Talk about your PC. Talk about elitism and stereotypical behavior. Talk about what has happened - as Tom Wolfe does inter alia in his "I Am Charlotte Simmons" - to the spirit of open inquiry in the most thin-aired realms of the American academy. The case of Larry Summers versus the Harvard harridans has got it all.
Six weeks ago Harvard President Larry Summers - a former Secretary of the Treasury and not a conservative - gave a 7,000-word speech wherein he proposed "some questions asked and some attempts at provocation." The spirit of inquiry. At Harvard. What better, more paradigmatic place?
In citing the dramatic discrepancies between men (greatly more) and women (precious few) at the highest reaches of mathematics and the hard sciences, Summers offered three possible explanations: "intrinsic aptitude," discrimination against women, and the cultural trade-offs between family and work that (Summers' words) "a much higher fraction of married men have been historically prepared to make (in favor of math and science careers) than of married women."
To measure by the stereotypically hysterical reaction, you might have thought Summers had urged deporting every woman on the planet to Antarctica. Nearly all the attention has focused on his "intrinsic aptitude" thesis. One woman stormed out declaring, "This kind of bias makes me physically ill" - adding that if she had remained in the room she "would've either blacked out or thrown up."
And, oh, the dither. There have been meetings, committees, commissions, reports and the rawest sorts of rhetoric. There is talk of the need for higher levels of compassion, greater sensitivity to feelings, more counseling against hurt. Summers has apologized, humbled himself, prostrated himself 14 ways to Thursday. It's not that he has (a) caused the departure of a leading champion of African-American studies, (b) urged the return of ROTC to the Harvard campus, or (c) deplored the seeming anti-Semitism that demands Harvard divest itself of companies with interests in Israel.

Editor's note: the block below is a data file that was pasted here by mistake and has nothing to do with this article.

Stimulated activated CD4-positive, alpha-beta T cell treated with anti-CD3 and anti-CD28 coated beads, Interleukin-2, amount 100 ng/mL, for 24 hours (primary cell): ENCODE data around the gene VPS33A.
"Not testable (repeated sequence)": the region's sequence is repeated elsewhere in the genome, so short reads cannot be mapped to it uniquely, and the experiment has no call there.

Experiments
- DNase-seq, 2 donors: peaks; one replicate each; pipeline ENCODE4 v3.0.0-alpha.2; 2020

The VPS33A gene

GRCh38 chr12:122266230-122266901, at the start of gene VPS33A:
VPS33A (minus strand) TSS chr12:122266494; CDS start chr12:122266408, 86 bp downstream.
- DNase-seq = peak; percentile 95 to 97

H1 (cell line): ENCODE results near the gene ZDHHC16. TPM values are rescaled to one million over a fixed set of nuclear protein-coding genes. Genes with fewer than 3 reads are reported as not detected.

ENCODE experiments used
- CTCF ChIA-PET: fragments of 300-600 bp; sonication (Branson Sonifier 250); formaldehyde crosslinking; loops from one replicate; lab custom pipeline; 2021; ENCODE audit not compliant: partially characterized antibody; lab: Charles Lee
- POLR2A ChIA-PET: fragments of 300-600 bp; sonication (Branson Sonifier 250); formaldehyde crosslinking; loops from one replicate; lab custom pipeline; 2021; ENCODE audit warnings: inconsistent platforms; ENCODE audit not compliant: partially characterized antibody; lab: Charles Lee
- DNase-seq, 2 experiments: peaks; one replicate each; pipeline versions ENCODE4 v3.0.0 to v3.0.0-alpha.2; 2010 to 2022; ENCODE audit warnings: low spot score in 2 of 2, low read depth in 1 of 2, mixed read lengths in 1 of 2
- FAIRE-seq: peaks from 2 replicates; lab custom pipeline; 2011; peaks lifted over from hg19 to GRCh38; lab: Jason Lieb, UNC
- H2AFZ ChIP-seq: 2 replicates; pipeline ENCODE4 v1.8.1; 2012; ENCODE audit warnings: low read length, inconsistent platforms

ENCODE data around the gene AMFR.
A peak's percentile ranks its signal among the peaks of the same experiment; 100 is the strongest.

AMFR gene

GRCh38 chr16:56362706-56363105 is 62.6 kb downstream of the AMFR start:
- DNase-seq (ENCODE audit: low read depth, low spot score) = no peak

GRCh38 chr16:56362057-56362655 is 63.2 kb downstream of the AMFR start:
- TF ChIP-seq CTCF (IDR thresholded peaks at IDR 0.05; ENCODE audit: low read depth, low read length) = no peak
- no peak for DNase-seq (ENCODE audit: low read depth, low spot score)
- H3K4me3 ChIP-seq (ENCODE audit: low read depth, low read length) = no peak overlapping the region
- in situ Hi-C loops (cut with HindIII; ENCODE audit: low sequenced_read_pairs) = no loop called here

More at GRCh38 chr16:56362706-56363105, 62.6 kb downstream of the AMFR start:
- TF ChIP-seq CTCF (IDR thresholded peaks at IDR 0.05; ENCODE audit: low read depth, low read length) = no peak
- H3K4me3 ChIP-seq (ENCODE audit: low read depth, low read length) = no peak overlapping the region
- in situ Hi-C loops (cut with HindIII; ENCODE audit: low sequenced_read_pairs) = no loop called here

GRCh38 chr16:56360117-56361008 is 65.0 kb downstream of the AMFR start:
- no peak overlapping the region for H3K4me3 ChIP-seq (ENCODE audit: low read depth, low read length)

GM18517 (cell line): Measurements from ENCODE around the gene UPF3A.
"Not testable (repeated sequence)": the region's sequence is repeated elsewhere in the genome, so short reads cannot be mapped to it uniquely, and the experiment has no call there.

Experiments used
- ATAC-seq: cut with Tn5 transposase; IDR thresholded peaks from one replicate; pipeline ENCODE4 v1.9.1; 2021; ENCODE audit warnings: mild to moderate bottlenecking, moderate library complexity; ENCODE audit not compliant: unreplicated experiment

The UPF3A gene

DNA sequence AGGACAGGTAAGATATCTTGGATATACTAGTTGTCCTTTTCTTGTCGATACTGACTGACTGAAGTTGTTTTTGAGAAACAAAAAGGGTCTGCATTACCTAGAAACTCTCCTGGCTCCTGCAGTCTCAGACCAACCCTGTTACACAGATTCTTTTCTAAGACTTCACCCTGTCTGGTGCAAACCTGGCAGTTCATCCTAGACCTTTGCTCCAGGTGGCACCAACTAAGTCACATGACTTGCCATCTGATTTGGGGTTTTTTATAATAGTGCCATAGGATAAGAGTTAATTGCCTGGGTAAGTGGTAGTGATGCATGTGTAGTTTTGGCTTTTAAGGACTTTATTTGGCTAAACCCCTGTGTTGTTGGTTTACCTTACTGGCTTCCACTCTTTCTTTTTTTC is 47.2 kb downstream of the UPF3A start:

It's not so much what Summers has said but how he has said it - his manner, his tone; not his beliefs but his behavior. So in one of his many apologies he has said, "I pledge to you that I will seek to listen more and more carefully and to temper my words and actions in ways that convey respect and help us work more harmoniously. . . . I am determined to set a different tone."
In all this, where is the veritas - the truth?
Ross Mackenzie lives with his wife and Labrador retriever in the woods west of Richmond, Virginia. They have two grown sons, both Naval officers.
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